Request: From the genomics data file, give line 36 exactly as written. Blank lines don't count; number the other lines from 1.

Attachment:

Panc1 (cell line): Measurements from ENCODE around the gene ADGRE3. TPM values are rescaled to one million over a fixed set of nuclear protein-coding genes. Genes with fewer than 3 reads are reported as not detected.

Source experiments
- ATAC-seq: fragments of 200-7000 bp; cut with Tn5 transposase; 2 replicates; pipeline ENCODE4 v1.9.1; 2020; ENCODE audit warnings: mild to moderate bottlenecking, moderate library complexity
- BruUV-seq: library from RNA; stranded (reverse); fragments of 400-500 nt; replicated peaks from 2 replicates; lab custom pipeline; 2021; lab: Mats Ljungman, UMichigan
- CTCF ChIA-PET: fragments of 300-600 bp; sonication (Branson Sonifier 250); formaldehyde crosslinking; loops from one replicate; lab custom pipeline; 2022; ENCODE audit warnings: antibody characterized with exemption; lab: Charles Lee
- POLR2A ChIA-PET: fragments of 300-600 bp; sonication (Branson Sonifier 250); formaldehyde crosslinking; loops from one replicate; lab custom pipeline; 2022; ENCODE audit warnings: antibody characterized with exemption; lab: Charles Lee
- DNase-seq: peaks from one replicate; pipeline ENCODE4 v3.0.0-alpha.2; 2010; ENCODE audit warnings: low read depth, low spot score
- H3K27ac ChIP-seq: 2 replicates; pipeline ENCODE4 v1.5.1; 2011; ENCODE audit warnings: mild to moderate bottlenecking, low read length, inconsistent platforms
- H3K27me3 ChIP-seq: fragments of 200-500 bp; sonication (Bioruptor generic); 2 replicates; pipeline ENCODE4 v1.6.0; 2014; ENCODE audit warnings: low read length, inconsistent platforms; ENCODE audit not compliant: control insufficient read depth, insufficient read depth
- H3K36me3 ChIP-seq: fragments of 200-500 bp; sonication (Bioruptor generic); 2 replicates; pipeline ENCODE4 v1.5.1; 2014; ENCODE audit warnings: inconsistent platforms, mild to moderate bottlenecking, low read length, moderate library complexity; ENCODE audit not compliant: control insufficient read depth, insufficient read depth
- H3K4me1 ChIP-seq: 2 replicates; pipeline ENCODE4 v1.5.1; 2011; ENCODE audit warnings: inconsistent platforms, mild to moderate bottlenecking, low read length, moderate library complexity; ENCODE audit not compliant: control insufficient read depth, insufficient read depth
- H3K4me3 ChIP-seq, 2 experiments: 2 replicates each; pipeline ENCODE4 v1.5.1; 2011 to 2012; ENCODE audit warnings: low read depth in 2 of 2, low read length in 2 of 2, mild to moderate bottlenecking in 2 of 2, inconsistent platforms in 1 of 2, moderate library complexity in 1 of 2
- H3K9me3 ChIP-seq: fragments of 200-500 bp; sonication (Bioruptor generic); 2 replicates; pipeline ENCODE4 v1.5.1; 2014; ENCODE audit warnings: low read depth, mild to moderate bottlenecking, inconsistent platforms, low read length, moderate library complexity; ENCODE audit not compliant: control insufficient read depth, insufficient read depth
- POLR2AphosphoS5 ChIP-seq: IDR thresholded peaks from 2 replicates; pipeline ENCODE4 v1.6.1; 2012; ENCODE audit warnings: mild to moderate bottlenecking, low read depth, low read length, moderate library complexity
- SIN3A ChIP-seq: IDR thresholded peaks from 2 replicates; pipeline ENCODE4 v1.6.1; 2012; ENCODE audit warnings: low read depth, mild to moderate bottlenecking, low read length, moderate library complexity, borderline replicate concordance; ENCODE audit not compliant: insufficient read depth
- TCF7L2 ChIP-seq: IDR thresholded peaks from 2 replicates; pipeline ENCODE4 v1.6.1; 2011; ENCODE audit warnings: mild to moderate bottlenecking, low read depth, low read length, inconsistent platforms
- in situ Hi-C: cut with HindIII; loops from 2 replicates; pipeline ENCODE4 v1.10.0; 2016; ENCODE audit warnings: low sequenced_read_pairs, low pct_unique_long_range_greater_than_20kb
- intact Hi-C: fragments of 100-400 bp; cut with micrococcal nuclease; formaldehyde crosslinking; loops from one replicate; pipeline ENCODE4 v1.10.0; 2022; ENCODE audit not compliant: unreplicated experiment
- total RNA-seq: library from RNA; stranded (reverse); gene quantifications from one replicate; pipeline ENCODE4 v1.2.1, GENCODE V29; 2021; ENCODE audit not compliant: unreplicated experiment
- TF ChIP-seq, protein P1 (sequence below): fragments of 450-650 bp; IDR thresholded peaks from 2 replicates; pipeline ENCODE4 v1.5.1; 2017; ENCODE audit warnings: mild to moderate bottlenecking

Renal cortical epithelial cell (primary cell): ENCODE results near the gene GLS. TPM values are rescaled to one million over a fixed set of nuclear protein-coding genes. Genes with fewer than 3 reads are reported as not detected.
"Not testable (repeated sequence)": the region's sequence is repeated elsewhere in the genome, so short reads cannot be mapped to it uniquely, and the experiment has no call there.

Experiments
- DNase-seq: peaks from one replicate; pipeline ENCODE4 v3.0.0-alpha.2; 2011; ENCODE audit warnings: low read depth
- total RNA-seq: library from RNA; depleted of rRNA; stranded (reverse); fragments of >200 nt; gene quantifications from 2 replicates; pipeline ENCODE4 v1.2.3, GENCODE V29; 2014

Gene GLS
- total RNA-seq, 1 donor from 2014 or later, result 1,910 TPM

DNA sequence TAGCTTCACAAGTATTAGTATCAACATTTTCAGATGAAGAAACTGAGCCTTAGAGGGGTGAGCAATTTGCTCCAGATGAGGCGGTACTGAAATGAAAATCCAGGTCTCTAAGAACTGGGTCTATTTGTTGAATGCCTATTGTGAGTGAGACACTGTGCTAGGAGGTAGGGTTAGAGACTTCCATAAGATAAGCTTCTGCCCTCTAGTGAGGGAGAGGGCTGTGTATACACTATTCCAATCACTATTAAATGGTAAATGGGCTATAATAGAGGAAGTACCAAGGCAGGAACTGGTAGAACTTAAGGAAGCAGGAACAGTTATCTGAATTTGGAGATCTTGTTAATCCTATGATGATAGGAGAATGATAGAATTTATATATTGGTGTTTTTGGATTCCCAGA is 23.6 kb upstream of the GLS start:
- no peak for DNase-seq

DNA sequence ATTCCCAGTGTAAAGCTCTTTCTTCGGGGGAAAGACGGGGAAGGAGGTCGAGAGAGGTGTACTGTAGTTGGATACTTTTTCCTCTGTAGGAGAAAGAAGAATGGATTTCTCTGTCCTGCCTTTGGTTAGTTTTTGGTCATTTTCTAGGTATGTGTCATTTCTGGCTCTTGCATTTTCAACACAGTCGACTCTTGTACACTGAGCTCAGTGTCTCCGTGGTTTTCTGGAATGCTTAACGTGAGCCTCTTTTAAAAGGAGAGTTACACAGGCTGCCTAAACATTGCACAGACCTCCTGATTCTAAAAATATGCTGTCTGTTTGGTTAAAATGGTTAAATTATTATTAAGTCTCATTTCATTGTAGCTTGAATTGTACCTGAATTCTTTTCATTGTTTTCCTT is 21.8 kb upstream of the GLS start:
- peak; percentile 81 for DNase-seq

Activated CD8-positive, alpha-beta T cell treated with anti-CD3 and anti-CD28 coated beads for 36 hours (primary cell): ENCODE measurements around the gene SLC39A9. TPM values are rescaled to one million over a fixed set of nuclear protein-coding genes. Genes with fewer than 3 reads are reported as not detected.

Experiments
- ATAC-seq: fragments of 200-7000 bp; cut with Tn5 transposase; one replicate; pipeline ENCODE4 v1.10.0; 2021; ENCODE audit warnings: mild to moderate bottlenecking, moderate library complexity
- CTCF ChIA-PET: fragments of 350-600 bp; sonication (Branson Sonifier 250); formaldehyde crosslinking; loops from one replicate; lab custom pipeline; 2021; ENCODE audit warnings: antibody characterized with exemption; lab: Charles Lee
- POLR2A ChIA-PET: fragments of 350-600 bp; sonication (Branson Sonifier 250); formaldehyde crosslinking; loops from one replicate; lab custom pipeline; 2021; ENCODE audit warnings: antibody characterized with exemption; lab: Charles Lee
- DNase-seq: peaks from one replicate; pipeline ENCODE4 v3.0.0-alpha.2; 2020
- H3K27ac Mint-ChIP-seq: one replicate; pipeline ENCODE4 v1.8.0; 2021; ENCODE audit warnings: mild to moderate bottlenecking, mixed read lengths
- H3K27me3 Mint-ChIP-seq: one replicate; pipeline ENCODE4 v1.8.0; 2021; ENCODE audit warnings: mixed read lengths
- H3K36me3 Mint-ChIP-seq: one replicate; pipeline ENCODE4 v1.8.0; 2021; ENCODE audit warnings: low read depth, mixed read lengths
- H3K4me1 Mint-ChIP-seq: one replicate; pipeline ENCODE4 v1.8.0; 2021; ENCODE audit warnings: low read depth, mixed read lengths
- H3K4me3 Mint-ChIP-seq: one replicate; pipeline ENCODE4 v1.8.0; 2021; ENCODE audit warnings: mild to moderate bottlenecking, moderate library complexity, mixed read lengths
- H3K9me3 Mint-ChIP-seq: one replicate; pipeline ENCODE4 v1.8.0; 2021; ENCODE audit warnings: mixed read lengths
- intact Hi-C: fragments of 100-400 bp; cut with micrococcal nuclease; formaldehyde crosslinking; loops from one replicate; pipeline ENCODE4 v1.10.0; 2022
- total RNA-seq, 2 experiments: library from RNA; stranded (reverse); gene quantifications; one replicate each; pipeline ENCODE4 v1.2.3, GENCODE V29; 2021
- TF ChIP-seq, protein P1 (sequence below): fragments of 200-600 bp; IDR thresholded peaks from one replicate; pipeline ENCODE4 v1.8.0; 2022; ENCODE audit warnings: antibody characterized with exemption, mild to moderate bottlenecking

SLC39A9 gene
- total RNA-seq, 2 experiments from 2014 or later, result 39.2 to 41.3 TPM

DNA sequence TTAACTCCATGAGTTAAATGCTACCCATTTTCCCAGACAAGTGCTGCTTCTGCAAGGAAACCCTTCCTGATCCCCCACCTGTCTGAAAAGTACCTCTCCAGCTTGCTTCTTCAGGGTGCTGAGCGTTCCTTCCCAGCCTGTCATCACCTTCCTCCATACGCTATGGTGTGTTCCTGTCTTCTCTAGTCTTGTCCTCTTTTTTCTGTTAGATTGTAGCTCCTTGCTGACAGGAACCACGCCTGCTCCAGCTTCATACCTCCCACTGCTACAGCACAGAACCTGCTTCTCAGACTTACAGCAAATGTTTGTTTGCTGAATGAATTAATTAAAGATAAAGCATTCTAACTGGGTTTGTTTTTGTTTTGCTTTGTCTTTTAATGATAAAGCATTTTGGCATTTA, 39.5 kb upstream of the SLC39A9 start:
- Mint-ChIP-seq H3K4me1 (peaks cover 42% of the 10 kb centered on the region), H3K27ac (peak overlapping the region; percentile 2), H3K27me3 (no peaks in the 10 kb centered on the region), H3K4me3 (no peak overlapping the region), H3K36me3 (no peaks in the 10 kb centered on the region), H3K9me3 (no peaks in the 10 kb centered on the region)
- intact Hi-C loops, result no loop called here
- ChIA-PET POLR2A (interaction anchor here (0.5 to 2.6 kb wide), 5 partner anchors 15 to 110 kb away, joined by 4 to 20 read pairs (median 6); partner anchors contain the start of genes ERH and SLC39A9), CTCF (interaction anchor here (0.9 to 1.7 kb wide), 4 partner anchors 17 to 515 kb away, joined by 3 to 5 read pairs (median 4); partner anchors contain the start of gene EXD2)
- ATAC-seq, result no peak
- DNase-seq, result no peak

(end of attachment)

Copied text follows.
- POLR2A ChIA-PET: fragments of 350-600 bp; sonication (Branson Sonifier 250); formaldehyde crosslinking; loops from one replicate; lab custom pipeline; 2021; ENCODE audit warnings: antibody characterized with exemption; lab: Charles Lee